For most of the history of collegiate athletics in the United States, student athletes were forbidden to engage in any form of business related to their status as an athlete.
Then, in 2021, a district court ruling that the collegiate athletics’ governing body violated the Sherman Antitrust Act by limiting education-related compensation to student athletes completely changed the world of college athletics. State laws protecting a student athlete’s right to profit off of their “name, image and likeness,” or NIL, proliferated almost immediately.
Student athletes could finally profit off of their own talent — but not without some notable exceptions.
The three most common restrictions on NIL deals, which are imposed by both states and the NCAA member schools, include a restriction on NIL deals that conflict with a university’s existing sponsorship agreements; a restriction on deals with “vice” industries, such as alcohol, tobacco and pornography companies; and a restriction on deals that go against the “institutional values” of a student athlete’s university.
Just as members of any given organization are not protected by the First Amendment right to free speech, student athletes who represent a university are not allowed to use their name, image or likeness to endorse anything they please. This is not surprising.
What is surprising, and indeed concerning, about the current patchwork of state and university NIL laws is that they have the very real potential to violate the First Amendment free speech protections afforded to all private people within the United States, regardless of their affiliations.
In a journal article published in December of 2021, authors Sam Ehrlich and Neal Ternes argue that these restrictions on NIL are “overbroad” and have a real potential to violate free speech rights provided under the First Amendment, including protections for political speech.
The authors offer a hypothetical scenario in which a student athlete accepts an offer to appear in a political advertisement against what they regard as Israeli aggression and in support of Palestine. What happens when the university finds that this particular NIL deal conflicts with its “institutional values?”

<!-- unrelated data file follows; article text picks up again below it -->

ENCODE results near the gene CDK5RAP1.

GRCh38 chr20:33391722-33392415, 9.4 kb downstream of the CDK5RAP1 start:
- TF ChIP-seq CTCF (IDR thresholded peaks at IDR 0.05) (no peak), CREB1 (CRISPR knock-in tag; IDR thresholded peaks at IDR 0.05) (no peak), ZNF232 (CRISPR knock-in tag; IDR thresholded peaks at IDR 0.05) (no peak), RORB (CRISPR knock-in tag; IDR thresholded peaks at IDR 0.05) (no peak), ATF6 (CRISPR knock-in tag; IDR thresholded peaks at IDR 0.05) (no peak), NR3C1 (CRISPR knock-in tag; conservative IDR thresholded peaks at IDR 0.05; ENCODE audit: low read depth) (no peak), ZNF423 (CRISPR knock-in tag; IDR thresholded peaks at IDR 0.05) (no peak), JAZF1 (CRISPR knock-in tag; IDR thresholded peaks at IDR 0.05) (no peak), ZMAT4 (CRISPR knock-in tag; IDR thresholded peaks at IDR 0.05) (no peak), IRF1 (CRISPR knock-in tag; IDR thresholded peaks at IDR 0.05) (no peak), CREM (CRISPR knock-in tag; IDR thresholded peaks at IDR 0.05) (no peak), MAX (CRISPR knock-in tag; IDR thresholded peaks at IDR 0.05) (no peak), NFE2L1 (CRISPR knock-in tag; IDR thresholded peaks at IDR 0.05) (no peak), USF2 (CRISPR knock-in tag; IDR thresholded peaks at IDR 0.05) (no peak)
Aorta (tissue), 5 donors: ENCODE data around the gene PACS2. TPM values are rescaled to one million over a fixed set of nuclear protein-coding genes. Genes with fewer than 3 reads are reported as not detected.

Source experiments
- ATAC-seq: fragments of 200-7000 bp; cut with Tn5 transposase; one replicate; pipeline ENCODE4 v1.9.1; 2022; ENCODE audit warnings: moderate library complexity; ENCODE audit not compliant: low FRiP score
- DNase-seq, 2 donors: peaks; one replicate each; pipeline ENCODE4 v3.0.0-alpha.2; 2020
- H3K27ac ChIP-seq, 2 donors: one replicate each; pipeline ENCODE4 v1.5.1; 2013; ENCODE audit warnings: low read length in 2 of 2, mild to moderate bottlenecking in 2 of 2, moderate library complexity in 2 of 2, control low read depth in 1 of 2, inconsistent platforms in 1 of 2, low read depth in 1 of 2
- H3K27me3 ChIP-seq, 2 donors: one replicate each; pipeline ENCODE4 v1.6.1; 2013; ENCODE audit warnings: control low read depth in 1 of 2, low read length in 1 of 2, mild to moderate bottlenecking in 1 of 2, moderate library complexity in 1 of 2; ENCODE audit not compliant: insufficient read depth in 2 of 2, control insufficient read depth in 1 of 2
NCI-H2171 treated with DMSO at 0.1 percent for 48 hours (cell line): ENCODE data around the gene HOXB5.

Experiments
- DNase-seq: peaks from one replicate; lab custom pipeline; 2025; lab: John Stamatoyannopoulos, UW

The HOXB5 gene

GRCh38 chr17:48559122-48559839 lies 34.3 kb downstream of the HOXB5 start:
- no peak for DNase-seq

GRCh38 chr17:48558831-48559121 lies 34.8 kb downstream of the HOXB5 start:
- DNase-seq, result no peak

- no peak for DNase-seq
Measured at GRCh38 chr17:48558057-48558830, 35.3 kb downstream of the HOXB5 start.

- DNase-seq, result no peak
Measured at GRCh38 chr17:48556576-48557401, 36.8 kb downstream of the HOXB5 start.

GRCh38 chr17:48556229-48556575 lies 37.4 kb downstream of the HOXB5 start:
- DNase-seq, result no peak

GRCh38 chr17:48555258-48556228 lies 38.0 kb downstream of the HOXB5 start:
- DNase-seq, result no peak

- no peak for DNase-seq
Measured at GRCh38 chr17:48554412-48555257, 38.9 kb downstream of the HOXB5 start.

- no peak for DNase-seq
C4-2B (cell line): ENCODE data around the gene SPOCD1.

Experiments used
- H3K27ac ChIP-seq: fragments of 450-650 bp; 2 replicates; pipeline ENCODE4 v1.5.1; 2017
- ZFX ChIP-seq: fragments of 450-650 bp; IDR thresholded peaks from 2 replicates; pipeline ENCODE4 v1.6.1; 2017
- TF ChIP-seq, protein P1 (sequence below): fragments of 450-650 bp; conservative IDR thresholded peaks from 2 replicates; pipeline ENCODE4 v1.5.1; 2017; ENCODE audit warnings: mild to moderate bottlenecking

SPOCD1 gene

Under a state law such as Mississippi’s, which states that athletes are prohibited from entering into any deals that are “reasonably considered to be inconsistent” with the institution, “negatively impact” it or “reflects adversely” on the institution or its athletic values, the university in question might prohibit it.
The fact that universities across the country can currently call upon these “institutional values” clauses in state law and university policy and infringe upon student speech should be concerning, especially given that these restrictions will affect the speech of students at postsecondary institutions — a place where many argue that speech codes should arguably be particularly weak.
Ironically, the NCAA and officials at member universities insist upon using the term “student athlete” to describe university students who participate in collegiate athletics. And yet, as soon as student athletes were allowed to profit off of their talents, states and universities acted preemptively to restrict their speech rights — rights that are prerequisite to healthy, productive university learning environments.
Courts generally disapprove of these preemptive restrictions on free speech, commonly referred to as “prior restraint.” They also disapprove of speech laws that exhibit “overbreadth,” or the broad restriction of speech that might limit protected as well as unprotected forms of speech.
These precedents mean that restrictions on speech in NIL laws could very well be found unconstitutional in future legal action.
But until then, student athletes may feel afraid of crossing the line and engage in self-censorship due to university administrators and state legislators who are afraid of what student athletes might have to say for themselves.